The Cree are one of the largest groups of First Nations in North America. In Canada, over 350,000 people are Cree or have Cree ancestry.. The major proportion of Cree in Canada live north and west of Lake Superior, in Ontario, Saskatchewan and the Northwest Territories. About 27,000 live in Quebec. In the United States, Cree people lived from Lake Superior westward. Today, they live in Montana, where they share the Rocky Boy Indian Reservation with Ojibwe people; the documented westward migration over time has been associated with their roles as traders and hunters in the North American fur trade. The Cree were first contacted by Europeans in 1682, at the mouth of the Nelson and Hayes rivers in what is now northern Manitoba, by a Hudson's Bay Company party traveling about 100 miles inland. In the south, contact was later. In 1732 in what is now northwestern Ontario, Pierre Gaultier de Varennes, sieur de La Vérendrye, met with an assembled group of 200 Cree warriors near present-day Fort Frances, as well as with the Monsoni.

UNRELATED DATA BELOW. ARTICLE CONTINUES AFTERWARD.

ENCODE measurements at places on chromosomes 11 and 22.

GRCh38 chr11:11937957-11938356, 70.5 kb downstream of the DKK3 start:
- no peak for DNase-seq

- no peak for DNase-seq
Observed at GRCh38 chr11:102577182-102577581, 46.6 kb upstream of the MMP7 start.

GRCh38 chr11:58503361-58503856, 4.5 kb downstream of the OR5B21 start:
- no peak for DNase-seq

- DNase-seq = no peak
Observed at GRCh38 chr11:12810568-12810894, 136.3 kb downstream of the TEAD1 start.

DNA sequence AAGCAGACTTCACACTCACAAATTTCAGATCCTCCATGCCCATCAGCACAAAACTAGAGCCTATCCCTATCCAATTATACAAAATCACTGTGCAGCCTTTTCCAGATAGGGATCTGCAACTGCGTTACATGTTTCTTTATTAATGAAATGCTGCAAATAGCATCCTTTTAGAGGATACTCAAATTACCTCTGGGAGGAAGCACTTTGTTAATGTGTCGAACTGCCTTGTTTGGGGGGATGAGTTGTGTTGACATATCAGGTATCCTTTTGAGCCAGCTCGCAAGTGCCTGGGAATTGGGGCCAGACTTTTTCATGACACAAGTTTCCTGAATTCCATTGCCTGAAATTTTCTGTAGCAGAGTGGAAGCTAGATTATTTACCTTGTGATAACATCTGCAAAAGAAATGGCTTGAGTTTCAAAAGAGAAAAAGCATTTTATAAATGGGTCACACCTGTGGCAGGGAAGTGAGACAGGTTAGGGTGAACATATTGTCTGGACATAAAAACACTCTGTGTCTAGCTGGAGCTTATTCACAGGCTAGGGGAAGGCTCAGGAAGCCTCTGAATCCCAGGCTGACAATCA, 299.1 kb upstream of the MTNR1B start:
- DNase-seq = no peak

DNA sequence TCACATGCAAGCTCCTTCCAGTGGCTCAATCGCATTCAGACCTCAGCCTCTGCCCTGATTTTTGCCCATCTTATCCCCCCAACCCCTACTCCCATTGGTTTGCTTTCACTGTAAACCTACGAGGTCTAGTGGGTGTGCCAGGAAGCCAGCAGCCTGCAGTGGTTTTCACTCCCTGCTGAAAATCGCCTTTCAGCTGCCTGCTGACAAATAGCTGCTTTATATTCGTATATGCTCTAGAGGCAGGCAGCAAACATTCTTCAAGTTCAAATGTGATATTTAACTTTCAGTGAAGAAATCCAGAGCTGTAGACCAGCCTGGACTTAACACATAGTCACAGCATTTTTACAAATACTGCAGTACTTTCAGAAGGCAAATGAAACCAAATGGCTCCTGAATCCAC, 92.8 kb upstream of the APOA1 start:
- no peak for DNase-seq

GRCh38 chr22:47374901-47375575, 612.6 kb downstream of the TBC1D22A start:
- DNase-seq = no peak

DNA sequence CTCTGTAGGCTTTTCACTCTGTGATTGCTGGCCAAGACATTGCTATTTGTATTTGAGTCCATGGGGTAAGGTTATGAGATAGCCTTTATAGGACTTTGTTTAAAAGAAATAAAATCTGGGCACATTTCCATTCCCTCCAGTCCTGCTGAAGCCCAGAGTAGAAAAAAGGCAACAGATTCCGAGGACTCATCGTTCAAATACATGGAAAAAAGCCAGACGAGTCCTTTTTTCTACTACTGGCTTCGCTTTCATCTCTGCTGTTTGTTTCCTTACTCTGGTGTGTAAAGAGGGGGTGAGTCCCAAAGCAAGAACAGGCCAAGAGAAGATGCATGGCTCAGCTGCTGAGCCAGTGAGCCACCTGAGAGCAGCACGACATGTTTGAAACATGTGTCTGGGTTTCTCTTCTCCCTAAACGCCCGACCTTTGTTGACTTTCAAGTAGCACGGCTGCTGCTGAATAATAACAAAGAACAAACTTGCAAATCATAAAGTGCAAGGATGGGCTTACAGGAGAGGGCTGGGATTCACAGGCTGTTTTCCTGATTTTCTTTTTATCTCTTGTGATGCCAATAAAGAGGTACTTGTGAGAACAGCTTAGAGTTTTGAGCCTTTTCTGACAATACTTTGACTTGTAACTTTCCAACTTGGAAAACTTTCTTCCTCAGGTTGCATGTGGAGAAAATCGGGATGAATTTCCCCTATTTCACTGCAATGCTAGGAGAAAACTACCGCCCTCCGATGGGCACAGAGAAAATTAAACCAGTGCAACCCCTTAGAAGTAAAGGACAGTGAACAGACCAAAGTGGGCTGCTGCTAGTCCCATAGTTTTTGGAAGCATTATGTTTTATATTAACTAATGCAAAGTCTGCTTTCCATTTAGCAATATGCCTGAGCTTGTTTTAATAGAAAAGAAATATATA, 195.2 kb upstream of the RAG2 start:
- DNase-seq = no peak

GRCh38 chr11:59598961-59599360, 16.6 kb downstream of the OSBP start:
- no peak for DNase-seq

Both groups had donned war paint in preparation to an attack on the Dakota and another group of Ojibwe. After acquiring firearms from the HBC, the Cree moved as traders into the plains, acting as middlemen with the HBC; the Cree are divided into eight groups based on dialect and region. These divisions do not represent ethnic sub-divisions within the larger ethnic group: Naskapi and Montagnais are inhabitants of an area they refer to as Nitassinan, their territories comprise most of the present-day political jurisdictions of eastern Quebec and Labrador. Their cultures are differentiated, as some of the Naskapi are still caribou hunters and more nomadic than many of the Montagnais; the Montagnais have more settlements. The total population of the two groups in 2003 was about 18,000 people, of which 15,000 lived in Quebec, their dialects and languages are the most distinct from the Cree spoken by the groups west of Lake Superior. Atikamekw are inhabitants of the area they refer to as Nitaskinan, in the upper St. Maurice River valley of Quebec.